Sudanese Christian refugees in Egypt treated as third-class citizens

By December 31, 2018

Sudan (MNN) — They work long hours in “unofficial” jobs for low pay. They are hesitant to send their children to public schools for fear of bullying and abuse. They share small apartments in groups of eight to ten. For Sudanese refugees living in Cairo, Egypt, life is not what they hoped for when they fled genocide and an economic crisis in their home country.

Bonita Dirk with Nuba Mountains Bible Institute in Cairo (NBIC) explains: “Officially, the laws of Egypt are you have to have nine or ten Egyptian employees for every foreign employee. On some rare occasions, [Sudanese refugees] are officially employed. But most of the time, they are working [in] unofficial employment. They don’t get much assistance from the government or even from the UN. There is very little official assistance. But they can survive. So it’s a little bit better [than Sudan], but it’s not at all what they were expecting.”


A mosque in Cairo, Egypt. (Photo courtesy of Pixabay)

Refugees started fleeing from Sudan to Egypt around 20 years ago when civil war overtook Sudan. Non-Arab and African tribal groups were targeted by the Muslim majority, especially in areas like Darfur. Because Egypt and Sudan used to be one kingdom a long time ago and still share a common language, some Sudanese see Egypt as the best place to escape.

Then, after Sudan and South Sudan split, Sudan placed a tax on the Nuba Mountains region. As a result, more people fled.

“There is estimated to be between one and three million Sudanese in Cairo,” Dirk explains. “Most of them are refugees, not all. But Cairo is a city of 25 million, so that means almost one in ten or ten percent are Sudanese.”

Today, refugees in Egypt are torn. They could go back home to Sudan if they save enough money, but the social and economic climate in Sudan has not improved. However, staying in Egypt is not ideal either, since Sudanese often suffer discrimination and public harassment.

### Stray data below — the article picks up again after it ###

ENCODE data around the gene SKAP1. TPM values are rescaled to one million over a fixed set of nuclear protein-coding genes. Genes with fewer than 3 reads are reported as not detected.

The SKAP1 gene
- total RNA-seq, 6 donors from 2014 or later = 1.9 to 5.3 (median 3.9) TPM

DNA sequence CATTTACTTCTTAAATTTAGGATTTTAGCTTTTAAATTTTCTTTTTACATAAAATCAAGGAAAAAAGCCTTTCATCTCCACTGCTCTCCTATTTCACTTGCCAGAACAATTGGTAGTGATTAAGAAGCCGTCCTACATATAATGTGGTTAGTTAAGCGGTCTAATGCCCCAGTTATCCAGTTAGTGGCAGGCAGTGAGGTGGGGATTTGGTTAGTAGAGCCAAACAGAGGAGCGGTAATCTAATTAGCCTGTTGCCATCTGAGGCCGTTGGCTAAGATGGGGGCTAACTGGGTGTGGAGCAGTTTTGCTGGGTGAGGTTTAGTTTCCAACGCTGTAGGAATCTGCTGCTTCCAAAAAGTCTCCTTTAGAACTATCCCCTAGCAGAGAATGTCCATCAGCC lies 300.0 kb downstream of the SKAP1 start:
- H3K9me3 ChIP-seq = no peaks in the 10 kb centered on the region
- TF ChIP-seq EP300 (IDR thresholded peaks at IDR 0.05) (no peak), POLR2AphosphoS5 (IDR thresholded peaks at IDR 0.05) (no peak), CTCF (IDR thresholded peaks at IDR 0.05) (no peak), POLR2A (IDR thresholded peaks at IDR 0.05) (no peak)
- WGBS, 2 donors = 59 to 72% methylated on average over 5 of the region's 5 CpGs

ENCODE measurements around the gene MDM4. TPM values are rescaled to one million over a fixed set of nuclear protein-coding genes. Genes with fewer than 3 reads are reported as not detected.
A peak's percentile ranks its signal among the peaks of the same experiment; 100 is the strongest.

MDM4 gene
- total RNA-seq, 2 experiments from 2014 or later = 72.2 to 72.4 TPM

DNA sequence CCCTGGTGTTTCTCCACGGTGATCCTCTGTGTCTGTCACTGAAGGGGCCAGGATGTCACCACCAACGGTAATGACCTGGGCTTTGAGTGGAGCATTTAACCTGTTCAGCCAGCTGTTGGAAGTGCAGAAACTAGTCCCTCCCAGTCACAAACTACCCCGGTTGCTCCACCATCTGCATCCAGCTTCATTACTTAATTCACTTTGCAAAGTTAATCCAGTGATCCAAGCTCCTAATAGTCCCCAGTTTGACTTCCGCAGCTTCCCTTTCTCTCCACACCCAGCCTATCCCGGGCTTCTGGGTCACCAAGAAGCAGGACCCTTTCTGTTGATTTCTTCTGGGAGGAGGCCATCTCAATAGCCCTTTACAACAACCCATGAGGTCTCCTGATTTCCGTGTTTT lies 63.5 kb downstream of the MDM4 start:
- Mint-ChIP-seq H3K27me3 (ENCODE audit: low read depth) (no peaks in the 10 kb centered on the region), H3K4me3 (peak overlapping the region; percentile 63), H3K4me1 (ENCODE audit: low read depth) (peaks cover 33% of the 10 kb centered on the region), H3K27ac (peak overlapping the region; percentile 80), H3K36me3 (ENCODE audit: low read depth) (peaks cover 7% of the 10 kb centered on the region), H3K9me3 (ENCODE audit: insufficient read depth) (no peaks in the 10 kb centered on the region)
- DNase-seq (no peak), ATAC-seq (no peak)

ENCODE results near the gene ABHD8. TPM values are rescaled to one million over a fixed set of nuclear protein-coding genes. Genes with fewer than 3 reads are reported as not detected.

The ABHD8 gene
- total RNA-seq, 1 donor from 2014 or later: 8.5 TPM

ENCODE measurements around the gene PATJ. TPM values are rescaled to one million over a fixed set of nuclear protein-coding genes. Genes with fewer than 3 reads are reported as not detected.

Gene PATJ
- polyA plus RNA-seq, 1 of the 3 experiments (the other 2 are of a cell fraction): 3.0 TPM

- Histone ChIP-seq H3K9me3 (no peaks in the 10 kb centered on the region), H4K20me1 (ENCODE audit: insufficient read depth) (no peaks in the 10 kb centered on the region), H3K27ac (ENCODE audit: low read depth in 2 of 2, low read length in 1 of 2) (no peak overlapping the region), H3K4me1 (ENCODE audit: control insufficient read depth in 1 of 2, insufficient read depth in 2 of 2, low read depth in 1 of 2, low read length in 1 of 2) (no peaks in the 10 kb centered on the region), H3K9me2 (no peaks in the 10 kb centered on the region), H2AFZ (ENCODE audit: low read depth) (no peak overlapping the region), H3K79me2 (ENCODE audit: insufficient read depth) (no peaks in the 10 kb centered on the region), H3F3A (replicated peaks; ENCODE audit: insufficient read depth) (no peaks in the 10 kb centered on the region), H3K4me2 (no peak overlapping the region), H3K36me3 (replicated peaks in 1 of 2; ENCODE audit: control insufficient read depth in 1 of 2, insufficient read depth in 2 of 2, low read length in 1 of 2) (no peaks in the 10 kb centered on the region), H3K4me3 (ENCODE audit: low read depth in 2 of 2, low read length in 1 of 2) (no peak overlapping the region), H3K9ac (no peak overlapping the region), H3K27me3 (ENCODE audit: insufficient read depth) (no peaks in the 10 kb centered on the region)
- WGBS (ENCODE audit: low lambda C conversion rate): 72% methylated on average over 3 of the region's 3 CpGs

Some Egyptians don’t even realize the Sudanese among them are refugees. Since the two countries share a border, Egyptians view Sudanese as simply coming and going, and they would rather the Sudanese stay in their own country.

(Photo courtesy of Open Doors USA)

Dirk says the lack of awareness and aid is “partly because people have no idea of what has happened and is happening in Sudan. There were a lot of foreigners that were pushed out of Sudan a couple years ago and so it is very difficult to actually find out what is going on in Sudan itself. People have no idea that the conflict and the issues are ongoing in Sudan.

“Then, Egypt is a developing country on its own. The Egyptian government can’t afford to help the Sudanese very much because they are trying to help their own population. There are more visible issues in [global] news, and Sudan is not one of them.”

For Sudanese Christians living in Egypt, life is even harder. Being Sudanese already makes them a second-class citizen, but being Christian makes them a third-class citizen, ostracized by both Egyptians and majority-Muslims alike.

This is where the local Church in Egypt is stepping in when they can. Some Christian groups provide refugee services, operate medical clinics, and help Sudanese refugees find jobs.

However, Dirk says there is only so much they can do. “There are different ministries, but they are mostly small, local churches doing little bits and pieces.”

NBIC sees the value of a growing and thriving Church among the Sudanese diaspora in Cairo. That’s why NBIC trains Sudanese Christian leaders to spiritually encourage and instruct the Sudanese Church there.

(Photo courtesy of Prayercast)

“I really believe that God cares about the least, the last, and the lost and the people that are forgotten,” Dirk reflects. “The Bible talks a lot about widows and orphans, and there are a lot of those amongst the Sudanese refugee population. I feel privileged that I get to work amongst a people group that is kind of a bit forgotten in the world, but [which] God has not forgotten. I think that’s a real clear Gospel opportunity to love our Christian brothers and sisters and our non-Christian brothers and sisters that are often forgotten.”

Dirk says raising awareness and standing in solidarity with our Christian Sudanese brothers and sisters in Egypt goes a long way.

“Try to find bits of news on Sudan. There are really good websites like Nuba Reports. There is an amazing hospital in the Nuba Mountains of Sudan where there is only one doctor for a population of a million people.”

Finally, she asks, “Pray, pray, pray. Remember them. Remember that you have Christian brothers and sisters all over the world and a lot of them are suffering, but they still love God and are pursuing Him. Lift them up in your prayers. Seek out opportunities to encourage and support and give to good organizations.”



Header photo courtesy of Open Doors USA.

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